Tympanoplasty is the surgical operation performed in order to reconstruct the eardrum and/or the small bones of the middle ear (ossicles). The reason for a tympanoplasty can be a perforated eardrum, or fixation or erosion of one of the ossicles.
A perforated eardrum is a hole in the eardrum, a thin membrane which separates the ear canal and the middle ear. The medical term for eardrum is tympanic membrane. The middle ear is connected to the nose by the eustachian tube, which equalizes pressure in the middle ear. A perforated eardrum is often accompanied by decreased hearing and occasional discharge. Pain is usually not persistent.
The causes of a perforated eardrum are usually from trauma or infection. A perforated eardrum can occur:
- Middle ear infections may cause pain, hearing loss and spontaneous rupture (tear) of the eardrum resulting in a perforation. In this circumstance, there maybe infected or bloody drainage from the ear. In medical terms, this is called otitis media with perforation.
- Various trauma can cause an ear to rupture: sticking Q-tip in ear too far, water skiing, tubing, diving, or an explosion. Or, if the external ear is struck squarely with an open hand
- With a skull fracture
- After a sudden explosion
- As a result of hot slag (from welding) or acid entering the ear canal
- On rare occasions, a small hole may remain in the eardrum after a previously placed PE tube (pressure equalizing) either falls out or is removed by the physician.
- Most eardrum perforations heal spontaneously within weeks after rupture or trauma, although some may take up to several months. During the healing process, the ear must be protected from water and trauma. Those eardrum perforations which do not heal on their own may require surgery.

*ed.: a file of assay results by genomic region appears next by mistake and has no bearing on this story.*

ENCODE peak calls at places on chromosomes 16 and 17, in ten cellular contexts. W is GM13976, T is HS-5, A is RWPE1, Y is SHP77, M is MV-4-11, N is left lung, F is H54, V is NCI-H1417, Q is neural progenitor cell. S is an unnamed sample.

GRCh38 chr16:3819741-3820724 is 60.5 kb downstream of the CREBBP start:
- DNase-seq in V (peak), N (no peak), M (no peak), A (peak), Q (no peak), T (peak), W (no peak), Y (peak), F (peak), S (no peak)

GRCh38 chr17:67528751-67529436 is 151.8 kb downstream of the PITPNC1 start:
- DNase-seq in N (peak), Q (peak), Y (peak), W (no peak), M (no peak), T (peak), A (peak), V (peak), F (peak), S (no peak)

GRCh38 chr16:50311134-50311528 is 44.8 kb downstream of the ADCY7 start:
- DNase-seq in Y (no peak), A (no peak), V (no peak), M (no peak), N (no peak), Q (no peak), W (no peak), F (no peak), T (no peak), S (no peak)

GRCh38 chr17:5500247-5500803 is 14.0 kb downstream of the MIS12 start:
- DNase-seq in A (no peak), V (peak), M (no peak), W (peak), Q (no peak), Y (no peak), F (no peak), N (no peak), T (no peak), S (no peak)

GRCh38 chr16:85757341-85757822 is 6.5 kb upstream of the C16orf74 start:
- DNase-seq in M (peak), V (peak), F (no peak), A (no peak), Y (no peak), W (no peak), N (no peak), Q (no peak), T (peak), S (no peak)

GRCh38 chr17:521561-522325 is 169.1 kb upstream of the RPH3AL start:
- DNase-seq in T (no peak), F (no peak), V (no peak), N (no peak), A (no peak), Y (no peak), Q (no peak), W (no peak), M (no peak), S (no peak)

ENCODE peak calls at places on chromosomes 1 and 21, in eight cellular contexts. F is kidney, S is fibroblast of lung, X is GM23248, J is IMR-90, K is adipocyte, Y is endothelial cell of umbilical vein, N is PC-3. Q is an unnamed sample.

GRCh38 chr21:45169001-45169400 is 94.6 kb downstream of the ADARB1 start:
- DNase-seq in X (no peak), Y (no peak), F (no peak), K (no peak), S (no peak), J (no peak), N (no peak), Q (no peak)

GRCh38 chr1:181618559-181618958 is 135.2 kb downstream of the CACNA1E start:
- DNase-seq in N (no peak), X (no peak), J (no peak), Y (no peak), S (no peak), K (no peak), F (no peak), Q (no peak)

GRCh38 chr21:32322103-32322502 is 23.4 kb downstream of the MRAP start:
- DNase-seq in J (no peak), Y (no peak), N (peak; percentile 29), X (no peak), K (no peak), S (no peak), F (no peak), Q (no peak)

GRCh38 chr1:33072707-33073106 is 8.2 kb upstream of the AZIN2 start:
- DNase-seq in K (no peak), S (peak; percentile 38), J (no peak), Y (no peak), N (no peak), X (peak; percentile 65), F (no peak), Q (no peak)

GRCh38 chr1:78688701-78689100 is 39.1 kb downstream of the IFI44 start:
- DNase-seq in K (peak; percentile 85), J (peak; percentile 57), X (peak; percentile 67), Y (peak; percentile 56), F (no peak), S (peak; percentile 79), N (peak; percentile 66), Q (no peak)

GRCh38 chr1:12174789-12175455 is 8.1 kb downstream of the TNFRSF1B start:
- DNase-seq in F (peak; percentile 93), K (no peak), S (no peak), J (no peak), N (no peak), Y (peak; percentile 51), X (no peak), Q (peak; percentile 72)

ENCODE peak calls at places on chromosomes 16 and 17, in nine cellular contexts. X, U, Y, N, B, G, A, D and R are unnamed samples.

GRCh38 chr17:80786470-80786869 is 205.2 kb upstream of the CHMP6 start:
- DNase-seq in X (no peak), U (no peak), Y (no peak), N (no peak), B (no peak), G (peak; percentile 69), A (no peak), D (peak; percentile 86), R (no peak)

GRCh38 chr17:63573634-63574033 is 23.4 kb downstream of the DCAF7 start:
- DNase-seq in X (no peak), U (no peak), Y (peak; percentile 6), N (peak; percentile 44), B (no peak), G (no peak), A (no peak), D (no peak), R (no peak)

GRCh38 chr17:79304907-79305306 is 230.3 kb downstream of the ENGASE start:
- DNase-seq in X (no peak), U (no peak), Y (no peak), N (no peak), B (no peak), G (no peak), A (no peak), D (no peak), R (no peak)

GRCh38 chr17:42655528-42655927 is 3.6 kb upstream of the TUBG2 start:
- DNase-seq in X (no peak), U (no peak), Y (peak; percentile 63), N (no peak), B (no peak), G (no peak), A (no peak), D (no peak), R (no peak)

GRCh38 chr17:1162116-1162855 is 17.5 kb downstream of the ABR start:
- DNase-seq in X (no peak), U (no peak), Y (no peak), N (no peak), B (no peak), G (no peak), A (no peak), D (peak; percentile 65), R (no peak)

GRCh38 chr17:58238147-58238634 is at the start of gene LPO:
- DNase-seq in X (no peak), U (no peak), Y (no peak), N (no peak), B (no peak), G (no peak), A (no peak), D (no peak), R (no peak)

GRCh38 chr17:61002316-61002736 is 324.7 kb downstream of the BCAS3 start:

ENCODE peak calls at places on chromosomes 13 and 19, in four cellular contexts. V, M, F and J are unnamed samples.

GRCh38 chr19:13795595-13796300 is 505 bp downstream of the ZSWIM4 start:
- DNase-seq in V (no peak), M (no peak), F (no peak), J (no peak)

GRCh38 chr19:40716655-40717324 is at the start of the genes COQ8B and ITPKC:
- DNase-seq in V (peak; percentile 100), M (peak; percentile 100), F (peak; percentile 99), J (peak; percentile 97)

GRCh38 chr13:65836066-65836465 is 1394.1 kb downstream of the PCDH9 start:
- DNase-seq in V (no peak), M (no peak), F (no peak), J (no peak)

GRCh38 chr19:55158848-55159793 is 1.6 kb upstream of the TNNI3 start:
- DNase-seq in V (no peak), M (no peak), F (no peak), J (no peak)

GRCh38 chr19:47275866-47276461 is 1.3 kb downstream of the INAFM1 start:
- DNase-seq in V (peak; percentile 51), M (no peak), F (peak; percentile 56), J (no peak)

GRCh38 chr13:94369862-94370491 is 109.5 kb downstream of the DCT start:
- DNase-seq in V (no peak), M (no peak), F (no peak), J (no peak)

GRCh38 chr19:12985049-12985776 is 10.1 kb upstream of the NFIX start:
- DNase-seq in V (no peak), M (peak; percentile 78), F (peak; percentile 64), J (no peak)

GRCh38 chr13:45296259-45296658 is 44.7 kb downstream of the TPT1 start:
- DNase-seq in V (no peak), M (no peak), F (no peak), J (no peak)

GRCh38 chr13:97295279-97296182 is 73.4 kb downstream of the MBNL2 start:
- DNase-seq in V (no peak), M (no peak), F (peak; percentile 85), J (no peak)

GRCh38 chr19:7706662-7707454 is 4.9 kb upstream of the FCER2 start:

Effects on Hearing from
Usually, the larger the perforation, the greater the loss of hearing. The location of the hole (perforation) in the eardrum also affects the degree of hearing loss. If severe trauma (e.g. skull fracture) disrupts the bones in the middle ear which transmit sound or causes injury to the inner ear structures, the loss of hearing may be quite severe.
If the perforated eardrum is due to a sudden traumatic or explosive event, the loss of hearing can be great and ringing in the ear (tinnitus) may be severe. In this case, the hearing usually returns partially, and the ringing diminishes in a few days. Chronic infection as a result of the perforation can cause major hearing loss.
Treatment of the
Before attempting any correction of the perforation, a hearing test should be performed. The benefits of closing a perforation include prevention of water entering the ear while showering, bathing or swimming (which could cause ear infection), improved hearing, and diminished tinnitus. It also may prevent the development of cholesteatoma (skin cyst in the middle ear), which can cause chronic infection and destruction of ear structures.
If the perforation is very small, otolaryngologists may choose to observe the perforation over time to see if it will dose spontaneously. They also might try to patch a cooperative patient's eardrum in the office. Working with a microscope, your doctor may touch the edges of the eardrum with a chemical to stimulate growth and then place a thin paper patch on the eardrum. Usually, with the closure of the tympanic membrane, improvement in hearing is noted. If your physician feels that a paper patch will not provide prompt or adequate closure of the hole in the eardrum, or attempts with paper patching do not promote healing, surgery is considered.
Tympanoplasty can be performed through the ear canal (transcanal approach), through an incision made in the ear canal (endaural approach) or through an incision behind the ear (postauricular approach). A graft is taken in order to reconstruct the tympanic membrane. The tympanoplasty is performed under general anesthesia on an outpatient basis.